Taxonomy term


New method offers improved monitoring of Kilauea

Kilauea Volcano, on Hawaii’s Big Island, has been erupting continuously since 1983, mostly releasing relatively slow-moving lava flows, although rare violent eruptions have occurred. Both explosive and nonexplosive eruptions pose risks to tourists, roughly 2.6 million of whom visit Kilauea annually, as well as to island residents whose safety and property have at times been put in jeopardy by flowing lava.

04 Oct 2017

Minerals deformed by meteorites reveal age of impact

Researchers have discovered a new way to determine when a meteorite hit Earth, a technique that could not only help scientists date ancient meteorite strikes but also determine when planetary crusts first formed.

03 Oct 2017

Neolithic farmers impacted sedimentation

The Neolithic Revolution, also known as the Agricultural Revolution, started in the Middle East about 11,500 years ago when people moved away from nomadic hunting and gathering toward more settled agricultural communities where they raised livestock and cultivated crops. In a new study of the Dead Sea Basin, researchers found that this turning point may also mark the first time that humans made a measurable impact on sedimentation rates.

29 Sep 2017

New map of Arctic geology published

At first glance, it might seem there’s little more to the Arctic than frozen tundra, ice and seawater, but the top of the world is home to some unique geology and an impressive array of mineral resources. A new project led by the Geological Survey of Norway (GSN) has compiled all existing geologic data about the Circum-Arctic region into a book, database and interactive map.

28 Sep 2017

How the Arctic became salty

The Arctic Ocean hasn’t always been as salty as other oceans. In the Eocene, between 56 million and 34 million years ago, the water surrounding the North Pole — freshened by melt from sea ice and river runoff — was cut off from the Atlantic and Pacific oceans by land bridges. At some point, plate tectonic processes opened the North Atlantic, submerging the land bridges and allowing saltwater to pour into the Arctic, but the timing and details of these events are largely unknown. New research suggests a tipping point may have been reached as one particular land bridge submerged far enough below the ocean surface.

25 Sep 2017

Less-developed countries with high climate risk need better access to weather and climate data

Rising seas, more persistent droughts and more frequent severe weather events are predicted to occur in the coming decades as the planet continues warming. In a new study, researchers who analyzed spending internationally on weather and climate information services (WCIS) suggest that access to reliable WCIS is becoming more vital for communities and governments looking to assess their vulnerability and to safeguard people and property amid changing climates.

22 Sep 2017

Volcanism triggered end-Triassic extinction

The end-Triassic mass extinction exterminated up to three-quarters of all species on land and in the oceans 201 million years ago. This die-off opened up ecological niches and allowed for, among other changes, dinosaurs to diversify and spread across terrestrial ecosystems during the rest of the Mesozoic. Volcanism has long been implicated in the extinction, but whether it had a major impact on the planet at the time has remained unclear. In new research, scientists observed elevated mercury concentrations in extinction-aged rocks from around the world. Because volcanism is the main nonanthropogenic source of mercury in the environment, the findings suggest that volcanic activity was likely the main extinction trigger at the end of the Triassic.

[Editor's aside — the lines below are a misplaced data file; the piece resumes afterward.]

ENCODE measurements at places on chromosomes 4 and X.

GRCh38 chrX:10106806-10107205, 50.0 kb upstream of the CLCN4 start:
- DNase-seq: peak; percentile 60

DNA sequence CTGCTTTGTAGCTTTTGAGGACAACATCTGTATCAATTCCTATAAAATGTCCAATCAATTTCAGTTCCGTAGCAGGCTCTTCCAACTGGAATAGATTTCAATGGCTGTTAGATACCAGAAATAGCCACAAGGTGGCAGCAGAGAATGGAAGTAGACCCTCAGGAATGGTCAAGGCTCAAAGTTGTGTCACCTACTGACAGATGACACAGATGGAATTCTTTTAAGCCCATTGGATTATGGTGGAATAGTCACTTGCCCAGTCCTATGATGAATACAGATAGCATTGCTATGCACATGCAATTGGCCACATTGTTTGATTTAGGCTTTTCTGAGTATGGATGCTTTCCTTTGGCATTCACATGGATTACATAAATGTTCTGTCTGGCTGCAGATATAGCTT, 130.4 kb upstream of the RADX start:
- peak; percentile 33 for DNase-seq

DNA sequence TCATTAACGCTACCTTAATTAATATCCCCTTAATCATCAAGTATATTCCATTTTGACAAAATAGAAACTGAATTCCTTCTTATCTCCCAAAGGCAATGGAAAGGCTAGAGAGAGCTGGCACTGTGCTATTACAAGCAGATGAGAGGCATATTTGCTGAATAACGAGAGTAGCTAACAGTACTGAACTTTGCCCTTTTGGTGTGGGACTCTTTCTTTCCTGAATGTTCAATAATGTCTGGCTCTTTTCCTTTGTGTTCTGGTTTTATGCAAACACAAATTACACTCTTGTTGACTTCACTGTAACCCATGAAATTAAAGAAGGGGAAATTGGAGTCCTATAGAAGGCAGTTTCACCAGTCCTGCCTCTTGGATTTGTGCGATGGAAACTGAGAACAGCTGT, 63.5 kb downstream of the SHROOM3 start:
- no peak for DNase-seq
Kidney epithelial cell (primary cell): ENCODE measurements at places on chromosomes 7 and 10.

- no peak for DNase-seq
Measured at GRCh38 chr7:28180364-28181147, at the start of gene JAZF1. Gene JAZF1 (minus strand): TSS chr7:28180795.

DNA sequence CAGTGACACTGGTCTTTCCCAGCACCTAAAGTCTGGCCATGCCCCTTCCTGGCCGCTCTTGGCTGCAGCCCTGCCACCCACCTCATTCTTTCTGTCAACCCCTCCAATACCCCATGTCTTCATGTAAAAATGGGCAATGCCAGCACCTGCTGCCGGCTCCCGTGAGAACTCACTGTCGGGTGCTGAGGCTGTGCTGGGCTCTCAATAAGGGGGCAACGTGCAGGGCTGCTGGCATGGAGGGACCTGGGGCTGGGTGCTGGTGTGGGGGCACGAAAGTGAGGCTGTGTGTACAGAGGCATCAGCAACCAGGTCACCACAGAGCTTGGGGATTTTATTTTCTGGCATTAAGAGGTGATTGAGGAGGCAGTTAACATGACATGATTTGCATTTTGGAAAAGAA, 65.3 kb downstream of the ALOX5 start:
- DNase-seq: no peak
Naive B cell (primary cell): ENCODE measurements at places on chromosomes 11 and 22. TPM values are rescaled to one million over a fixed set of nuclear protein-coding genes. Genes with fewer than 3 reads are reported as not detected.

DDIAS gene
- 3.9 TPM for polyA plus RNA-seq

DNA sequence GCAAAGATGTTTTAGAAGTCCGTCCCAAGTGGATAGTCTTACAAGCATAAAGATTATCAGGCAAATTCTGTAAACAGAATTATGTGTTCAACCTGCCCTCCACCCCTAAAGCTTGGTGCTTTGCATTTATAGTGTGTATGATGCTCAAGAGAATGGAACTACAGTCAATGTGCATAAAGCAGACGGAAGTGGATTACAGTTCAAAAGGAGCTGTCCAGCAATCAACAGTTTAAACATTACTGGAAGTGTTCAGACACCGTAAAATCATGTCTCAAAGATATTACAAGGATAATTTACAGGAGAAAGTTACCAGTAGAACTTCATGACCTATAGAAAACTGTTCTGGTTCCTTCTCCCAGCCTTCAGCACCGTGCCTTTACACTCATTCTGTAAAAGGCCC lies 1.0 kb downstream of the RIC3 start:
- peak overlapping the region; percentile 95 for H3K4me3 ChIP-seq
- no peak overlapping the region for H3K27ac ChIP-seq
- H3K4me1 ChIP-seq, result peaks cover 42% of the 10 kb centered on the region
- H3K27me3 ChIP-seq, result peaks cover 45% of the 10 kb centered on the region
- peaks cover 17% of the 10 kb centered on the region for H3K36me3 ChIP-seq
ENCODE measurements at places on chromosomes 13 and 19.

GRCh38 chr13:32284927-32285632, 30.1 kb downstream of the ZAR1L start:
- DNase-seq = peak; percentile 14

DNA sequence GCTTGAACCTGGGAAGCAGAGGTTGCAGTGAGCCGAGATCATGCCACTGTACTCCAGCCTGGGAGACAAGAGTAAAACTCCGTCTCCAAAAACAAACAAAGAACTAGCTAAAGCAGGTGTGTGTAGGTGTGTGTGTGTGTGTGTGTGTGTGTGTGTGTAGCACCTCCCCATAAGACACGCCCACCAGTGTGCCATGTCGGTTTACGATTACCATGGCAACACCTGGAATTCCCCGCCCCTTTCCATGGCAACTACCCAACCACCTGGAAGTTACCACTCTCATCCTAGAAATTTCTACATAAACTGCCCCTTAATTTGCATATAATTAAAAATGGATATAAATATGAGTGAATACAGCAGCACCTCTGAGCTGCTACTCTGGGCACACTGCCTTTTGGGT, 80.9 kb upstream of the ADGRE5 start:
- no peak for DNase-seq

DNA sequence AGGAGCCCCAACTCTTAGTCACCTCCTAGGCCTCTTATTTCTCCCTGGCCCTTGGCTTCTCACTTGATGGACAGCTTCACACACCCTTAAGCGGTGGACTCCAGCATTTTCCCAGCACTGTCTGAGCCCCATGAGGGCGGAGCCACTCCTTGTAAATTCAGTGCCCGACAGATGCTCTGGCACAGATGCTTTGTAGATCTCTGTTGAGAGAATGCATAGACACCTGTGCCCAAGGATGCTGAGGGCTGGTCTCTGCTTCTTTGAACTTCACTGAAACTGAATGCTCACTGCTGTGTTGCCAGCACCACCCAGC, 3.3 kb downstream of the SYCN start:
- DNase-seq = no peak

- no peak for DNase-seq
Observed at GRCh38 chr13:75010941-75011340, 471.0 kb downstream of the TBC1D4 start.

21 Sep 2017

Jerusalem tower facelift reveals it's 1,000 years younger

Jerusalem is one of the oldest cities in the world, dating back to at least 2400 B.C. Downhill from the heart of the city is Gihon Spring, a year-round natural fount that was likely the primary water source for the ancient city. Defensive fortifications built around the spring, known as the Spring Tower, were originally dated to the Middle Bronze Age, around 1700 B.C., but a new study reveals the tower could be as much as 1,000 years younger.

19 Sep 2017

Glass shards reveal a fiery history in Ethiopia

Chains of volcanoes and a lava lake pepper the landscape of the Afar Triangle in northeastern Ethiopia, where eruptions and earthquakes are byproducts of the rifting that is literally ripping Africa apart, but recent eruptions have been docile. Now, scientists studying ash deposits from the last 40,000 years are showing that dangerous, explosive eruptions present an ongoing hazard, striking the region every 1,000 years on average.

18 Sep 2017

Ice (Re)Cap: September 2017

From Antarctica to the Arctic; from polar caps, permafrost and glaciers to ocean-rafted sea ice; and from burly bears to cold-loving microbes, fascinating science is found in every nook and crevasse of Earth’s cryosphere, and new findings are announced often. Here are a few of the latest updates.

12 Sep 2017